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SouthCom's Mixed Messages Over 'Drug War' Success

SouthCom Commander John Kelly SouthCom Commander John Kelly

A US military chief has appeared alongside a Guatemalan counterpart to laud the success of regional drug interdiction efforts, apparently contradicting a statement just two weeks earlier that the United States was falling well short of its reduction target.

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Speaking at a press conference at the Central American Security Conference, the Commander of the US South Command (SouthCom) John Kelly praised the results of "Operation Martillo," which has seen US forces work with their Central American counterparts in anti-narcotics operations.

Guatemalan military chief Rudy Ortiz announced that since the start of the operation in 2012, the flow of drugs from South America to the United States had dropped by 62 percent, reported El Mundo. 

Kelly praised the "heroic" efforts of security forces and commented that, "We have been very effective, and we could be even more effective if we had more resources."

The pair also presented the results of the operation, which in 2013 saw the seizure of 131 tons of cocaine, 4 tons of heroin, 14.5 tons of marijuana and the capture of 295 drug traffickers.

According to Kelly's Public Affairs Spokesman Gregory Julian, the widely quoted 62 percent reduction was actually a reduction to 62 percent of the previous flow.  

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While the apparent error on the part of Ortiz makes the drug flow reduction more realistic, there is still cause to question the validity of the statements made.

On March 17, Kelly spoke publically to decry how the lack of resources for SouthCom meant that they were "unable to go after 74 percent of suspected maritime drug smuggling."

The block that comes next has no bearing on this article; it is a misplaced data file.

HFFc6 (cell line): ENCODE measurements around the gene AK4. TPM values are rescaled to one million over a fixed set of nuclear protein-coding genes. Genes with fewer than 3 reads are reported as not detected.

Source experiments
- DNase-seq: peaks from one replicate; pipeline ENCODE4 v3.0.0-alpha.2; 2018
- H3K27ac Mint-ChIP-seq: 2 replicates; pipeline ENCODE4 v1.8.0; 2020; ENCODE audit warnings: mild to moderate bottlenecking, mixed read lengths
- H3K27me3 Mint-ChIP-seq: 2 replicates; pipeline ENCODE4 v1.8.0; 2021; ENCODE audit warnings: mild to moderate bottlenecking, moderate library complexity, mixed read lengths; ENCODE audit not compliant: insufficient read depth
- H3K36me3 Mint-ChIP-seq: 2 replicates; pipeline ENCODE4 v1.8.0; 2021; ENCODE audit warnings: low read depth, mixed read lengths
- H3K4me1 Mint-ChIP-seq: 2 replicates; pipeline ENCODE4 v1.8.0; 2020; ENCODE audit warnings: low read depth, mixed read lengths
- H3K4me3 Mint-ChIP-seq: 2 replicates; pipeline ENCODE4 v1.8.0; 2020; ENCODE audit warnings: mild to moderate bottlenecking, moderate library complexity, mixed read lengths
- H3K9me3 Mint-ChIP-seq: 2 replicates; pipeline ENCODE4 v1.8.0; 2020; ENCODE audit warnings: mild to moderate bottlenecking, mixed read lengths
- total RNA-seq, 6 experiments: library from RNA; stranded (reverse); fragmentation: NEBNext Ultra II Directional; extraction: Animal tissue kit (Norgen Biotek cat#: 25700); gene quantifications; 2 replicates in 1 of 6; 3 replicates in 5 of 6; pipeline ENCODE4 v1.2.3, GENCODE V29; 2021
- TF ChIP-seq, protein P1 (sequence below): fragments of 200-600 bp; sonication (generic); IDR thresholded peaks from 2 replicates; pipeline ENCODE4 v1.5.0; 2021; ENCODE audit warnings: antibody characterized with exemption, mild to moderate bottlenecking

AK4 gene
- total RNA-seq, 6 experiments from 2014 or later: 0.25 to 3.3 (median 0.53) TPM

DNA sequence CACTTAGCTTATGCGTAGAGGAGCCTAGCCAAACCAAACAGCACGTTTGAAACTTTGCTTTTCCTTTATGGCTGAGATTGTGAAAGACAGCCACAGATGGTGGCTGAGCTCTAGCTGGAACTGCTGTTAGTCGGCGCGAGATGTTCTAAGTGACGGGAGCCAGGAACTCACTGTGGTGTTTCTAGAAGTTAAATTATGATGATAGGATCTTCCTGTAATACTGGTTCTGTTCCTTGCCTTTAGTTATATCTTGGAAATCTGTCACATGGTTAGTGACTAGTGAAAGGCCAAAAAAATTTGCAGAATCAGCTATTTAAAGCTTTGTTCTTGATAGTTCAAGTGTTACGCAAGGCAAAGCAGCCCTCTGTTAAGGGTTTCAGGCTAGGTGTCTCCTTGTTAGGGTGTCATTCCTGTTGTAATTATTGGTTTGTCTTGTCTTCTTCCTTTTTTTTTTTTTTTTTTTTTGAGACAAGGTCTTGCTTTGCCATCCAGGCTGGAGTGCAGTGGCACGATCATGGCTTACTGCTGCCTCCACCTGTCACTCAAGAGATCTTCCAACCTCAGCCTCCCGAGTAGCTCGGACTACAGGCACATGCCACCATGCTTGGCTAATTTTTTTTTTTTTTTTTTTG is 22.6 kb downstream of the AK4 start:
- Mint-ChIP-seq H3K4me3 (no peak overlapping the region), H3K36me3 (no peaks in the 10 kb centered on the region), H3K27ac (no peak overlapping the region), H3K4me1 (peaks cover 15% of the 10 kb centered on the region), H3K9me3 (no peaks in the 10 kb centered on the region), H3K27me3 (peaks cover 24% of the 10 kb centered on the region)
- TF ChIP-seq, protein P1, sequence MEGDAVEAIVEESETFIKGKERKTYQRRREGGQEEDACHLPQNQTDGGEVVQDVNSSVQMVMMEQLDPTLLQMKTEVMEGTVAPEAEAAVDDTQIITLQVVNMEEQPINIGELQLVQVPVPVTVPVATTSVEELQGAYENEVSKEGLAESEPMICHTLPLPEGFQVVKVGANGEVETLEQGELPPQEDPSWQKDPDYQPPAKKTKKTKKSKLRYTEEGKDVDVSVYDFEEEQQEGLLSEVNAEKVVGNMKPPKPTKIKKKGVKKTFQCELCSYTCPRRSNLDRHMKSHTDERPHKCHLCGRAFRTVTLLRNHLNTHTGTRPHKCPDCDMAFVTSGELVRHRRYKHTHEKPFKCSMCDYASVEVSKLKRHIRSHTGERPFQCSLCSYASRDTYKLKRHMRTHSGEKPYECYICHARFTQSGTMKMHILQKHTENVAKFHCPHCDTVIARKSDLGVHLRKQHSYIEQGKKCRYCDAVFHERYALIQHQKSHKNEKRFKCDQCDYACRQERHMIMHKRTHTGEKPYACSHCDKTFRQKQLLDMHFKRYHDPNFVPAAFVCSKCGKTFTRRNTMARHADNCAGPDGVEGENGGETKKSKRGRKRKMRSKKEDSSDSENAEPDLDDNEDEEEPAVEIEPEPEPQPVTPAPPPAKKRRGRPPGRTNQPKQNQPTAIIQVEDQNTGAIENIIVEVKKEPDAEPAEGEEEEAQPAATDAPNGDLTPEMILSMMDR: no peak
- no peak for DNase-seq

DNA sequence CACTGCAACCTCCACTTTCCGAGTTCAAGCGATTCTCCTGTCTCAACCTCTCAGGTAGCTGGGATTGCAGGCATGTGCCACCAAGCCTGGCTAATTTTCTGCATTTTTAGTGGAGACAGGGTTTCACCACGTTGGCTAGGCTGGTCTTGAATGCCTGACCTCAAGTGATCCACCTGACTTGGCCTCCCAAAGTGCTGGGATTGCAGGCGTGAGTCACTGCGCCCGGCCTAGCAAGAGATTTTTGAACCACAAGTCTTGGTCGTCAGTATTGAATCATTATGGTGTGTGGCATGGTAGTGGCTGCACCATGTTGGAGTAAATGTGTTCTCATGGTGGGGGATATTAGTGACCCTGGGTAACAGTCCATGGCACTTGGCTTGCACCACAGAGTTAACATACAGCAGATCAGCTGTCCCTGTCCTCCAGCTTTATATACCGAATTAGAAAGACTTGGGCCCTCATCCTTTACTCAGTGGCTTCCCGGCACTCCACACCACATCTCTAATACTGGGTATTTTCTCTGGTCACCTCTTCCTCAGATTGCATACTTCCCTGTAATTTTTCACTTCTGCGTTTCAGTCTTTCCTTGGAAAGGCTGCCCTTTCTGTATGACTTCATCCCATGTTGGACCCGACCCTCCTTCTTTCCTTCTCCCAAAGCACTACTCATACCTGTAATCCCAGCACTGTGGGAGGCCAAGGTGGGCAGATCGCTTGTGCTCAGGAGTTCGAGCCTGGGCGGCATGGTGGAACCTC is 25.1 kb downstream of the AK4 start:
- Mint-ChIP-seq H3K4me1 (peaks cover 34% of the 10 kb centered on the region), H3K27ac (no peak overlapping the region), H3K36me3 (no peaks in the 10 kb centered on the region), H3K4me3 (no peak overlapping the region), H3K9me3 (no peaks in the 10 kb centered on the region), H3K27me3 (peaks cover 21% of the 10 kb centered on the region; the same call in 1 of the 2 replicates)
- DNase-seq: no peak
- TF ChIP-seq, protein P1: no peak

"I simply sit and watch it go by," said the Commander.

According to Kelly, his forces were incapable of meeting the government target of reducing the flow of drugs by 40 percent because they only have five percent of the assets required to complete the task. When seen in the light of these comments, Kelly's statements on both occasions appear contradictory.

SEE ALSO: Coverage of Security Policy

In both interviews Kelly used essentially the same statistics -- in the March interview he cited 132 tons in seizures, not 131 -- but on one occasion used it to trumpet successes, and on another to warn the United States was losing the war on drugs due to underfunding.

The contrast in the interviews suggests these statements could be politically motivated, with Kelly's March comments part of a campaign to secure more resources, while his Guatemala press conference was aimed at shoring up support for US intervention with regional allies -- notably in a country where the US-led war on drugs is being questioned at the highest level.

*This article was amended to reflect factual corrections regarding the statistic and General Kelly's statements provided to InSight Crime by SouthCom after publication.

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